Ancillary Marijuana Businesses: A Legal Gray(er) Area

Most of our posts concern hands-on cannabis industry players — growers, processors, and retailers/medical dispensaries. That’s because the majority of our clients and the majority of our work relates to direct industry participants.

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But we also frequently provide legal services to “ancillary” businesses that have their own legal issues peculiar to the marijuana industry. Ancillary businesses are those businesses that provide services to the cannabis industry, such as packaging software, lighting, or security systems companies.

On the surface, many ancillary businesses appear to be “regular” companies that just happen to sell software or insurance policies or packaging to growers and sellers. They incorporate marijuana language and imagery into their name and marketing to varying degrees, and canna businesses may comprise only some of their overall market. Some seek to conceal their dealings with the marijuana industry. In other words, ancillary businesses can be as discreet or as blatant as they choose in demonstrating their affiliation with legal cannabis. The flexibility with marketing and branding enjoyed by ancillary businesses does not translate into flexibility with legal issues, however.

Direct industry participants operate in a gray area because they are state-legal, but, of course, still illegal under federal law. Nonetheless, many states (not most — some states still have regulatory voids — ahem, California) have created transparent guidelines under which medical and/or recreational marijuana businesses may operate. No regulatory scheme is perfect, but as legalization has gained momentum, lessons have been learned from the early adopters, and state legislatures have sought to incorporate those lessons. The result is that in most states, growers and sellers can turn to a set of statutes and regulations written especially for them to understand the basic strictures under which they must operate. These businesses also know that they are operating in violation of federal law.

The multi-state aspect of many ancillary businesses oftentimes means that they must stay apprised of the laws in multiple states. Just by way of one example, one of our cannabis compliance lawyers stays current on the packaging laws in all states in which our packaging clients sell their marijuana jars and containers. For more on the importance of complying with state packaging laws, check out Pot Puppies? Let’s Talk Labeling and Packaging. NOW.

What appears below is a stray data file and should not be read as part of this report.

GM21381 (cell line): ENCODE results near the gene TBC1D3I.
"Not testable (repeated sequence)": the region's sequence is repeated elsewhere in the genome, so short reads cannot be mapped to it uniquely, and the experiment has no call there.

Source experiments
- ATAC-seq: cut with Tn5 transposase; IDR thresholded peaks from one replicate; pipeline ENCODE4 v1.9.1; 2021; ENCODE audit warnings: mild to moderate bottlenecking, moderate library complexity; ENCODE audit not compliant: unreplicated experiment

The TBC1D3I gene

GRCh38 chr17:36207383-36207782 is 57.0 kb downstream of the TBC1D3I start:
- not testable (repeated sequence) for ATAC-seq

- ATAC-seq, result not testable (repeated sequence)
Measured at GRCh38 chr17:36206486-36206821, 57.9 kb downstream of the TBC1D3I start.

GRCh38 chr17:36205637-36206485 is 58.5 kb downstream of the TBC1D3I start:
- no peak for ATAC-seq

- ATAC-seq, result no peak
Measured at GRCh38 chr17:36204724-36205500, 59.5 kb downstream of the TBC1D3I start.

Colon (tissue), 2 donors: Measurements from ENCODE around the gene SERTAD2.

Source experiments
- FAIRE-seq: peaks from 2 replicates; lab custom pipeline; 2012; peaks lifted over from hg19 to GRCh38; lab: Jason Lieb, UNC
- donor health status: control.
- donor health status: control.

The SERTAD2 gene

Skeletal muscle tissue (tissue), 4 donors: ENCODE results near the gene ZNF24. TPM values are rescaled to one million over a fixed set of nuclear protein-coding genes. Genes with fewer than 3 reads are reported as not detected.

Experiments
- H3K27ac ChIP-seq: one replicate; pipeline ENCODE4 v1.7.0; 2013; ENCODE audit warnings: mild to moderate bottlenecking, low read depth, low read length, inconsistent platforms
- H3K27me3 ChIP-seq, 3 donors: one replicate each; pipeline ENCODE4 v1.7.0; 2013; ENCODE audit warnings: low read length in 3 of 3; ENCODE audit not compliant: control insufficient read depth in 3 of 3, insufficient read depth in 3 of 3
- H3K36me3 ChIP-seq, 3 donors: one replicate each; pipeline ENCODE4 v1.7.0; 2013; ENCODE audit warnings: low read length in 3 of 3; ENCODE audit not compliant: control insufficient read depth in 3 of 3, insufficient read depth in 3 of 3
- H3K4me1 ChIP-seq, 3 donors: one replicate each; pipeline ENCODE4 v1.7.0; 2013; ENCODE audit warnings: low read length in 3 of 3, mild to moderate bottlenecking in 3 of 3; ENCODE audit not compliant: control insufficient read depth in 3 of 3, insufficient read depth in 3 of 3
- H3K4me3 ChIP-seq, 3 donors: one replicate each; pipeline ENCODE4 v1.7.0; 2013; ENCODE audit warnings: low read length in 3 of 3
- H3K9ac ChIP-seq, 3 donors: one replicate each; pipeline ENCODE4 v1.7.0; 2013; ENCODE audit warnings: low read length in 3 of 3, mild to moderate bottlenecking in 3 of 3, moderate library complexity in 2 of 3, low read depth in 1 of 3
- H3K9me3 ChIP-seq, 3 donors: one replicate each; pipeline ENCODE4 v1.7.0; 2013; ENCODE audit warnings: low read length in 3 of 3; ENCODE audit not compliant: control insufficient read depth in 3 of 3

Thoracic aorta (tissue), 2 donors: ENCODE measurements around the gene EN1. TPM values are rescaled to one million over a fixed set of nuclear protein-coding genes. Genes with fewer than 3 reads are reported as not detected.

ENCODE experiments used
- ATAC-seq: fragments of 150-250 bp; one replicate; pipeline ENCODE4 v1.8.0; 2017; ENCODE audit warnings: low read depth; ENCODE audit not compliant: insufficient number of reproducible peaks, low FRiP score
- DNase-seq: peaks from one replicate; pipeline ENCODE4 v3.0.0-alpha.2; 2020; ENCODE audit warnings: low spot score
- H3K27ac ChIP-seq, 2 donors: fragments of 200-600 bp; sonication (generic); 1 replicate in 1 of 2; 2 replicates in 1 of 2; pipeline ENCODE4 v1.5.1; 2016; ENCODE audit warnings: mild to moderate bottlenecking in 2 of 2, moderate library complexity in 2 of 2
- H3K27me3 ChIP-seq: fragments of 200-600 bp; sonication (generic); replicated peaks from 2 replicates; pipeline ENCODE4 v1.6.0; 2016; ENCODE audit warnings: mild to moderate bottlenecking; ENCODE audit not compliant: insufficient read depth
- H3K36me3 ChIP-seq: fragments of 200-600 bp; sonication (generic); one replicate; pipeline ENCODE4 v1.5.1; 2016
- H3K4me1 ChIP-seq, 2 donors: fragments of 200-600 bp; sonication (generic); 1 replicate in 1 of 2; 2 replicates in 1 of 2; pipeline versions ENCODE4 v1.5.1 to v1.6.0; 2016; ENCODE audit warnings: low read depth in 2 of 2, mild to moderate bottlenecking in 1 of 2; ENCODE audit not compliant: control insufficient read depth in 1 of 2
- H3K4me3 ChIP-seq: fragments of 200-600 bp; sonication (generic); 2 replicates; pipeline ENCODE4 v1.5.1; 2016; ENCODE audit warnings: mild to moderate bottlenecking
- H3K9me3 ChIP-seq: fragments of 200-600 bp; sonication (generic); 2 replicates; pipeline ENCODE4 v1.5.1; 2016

On the one hand, ancillary businesses have it easier than growers or sellers since many of them do not come into contact with cannabis at all. Thus, the rules related to whom and how much of your product you can sell would not apply. Zoning issues are also less likely to come into play. States also are usually far less interested in who is investing in and managing an ancillary marijuana company than a cannabis business. Even landlord-tenant and employee issues will be “more normal” for a marijuana support business than for one that physically handles marijuana.

On the other hand, ancillary business have a harder time than other businesses, precisely because there are no rules written especially for them. Where do they turn to know what is legally required of them? Particularly problematic are the federal trafficking and money laundering issues. Does your support services business help marijuana move from one place to another? Does your business help people buy marijuana? If so, an argument can be made that you too are violating federal law. If you are conducting business in more than one state, you may become interesting to the Feds.

There are no clear answers and each ancillary business’s legal risks will differ, based on what it is selling, to whom it is selling, how it markets its product, the diversity of its clientele, the state in which it is doing business … the list goes on. The main takeaway here should be that ancillary businesses face some of the same risks as direct industry participants, as well as some additional risks that hands-on canna businesses may not encounter.

Bottom Line: If you are interested in starting an ancillary business or if you already have such a business, you need to carefully consider your individualized legal landscape.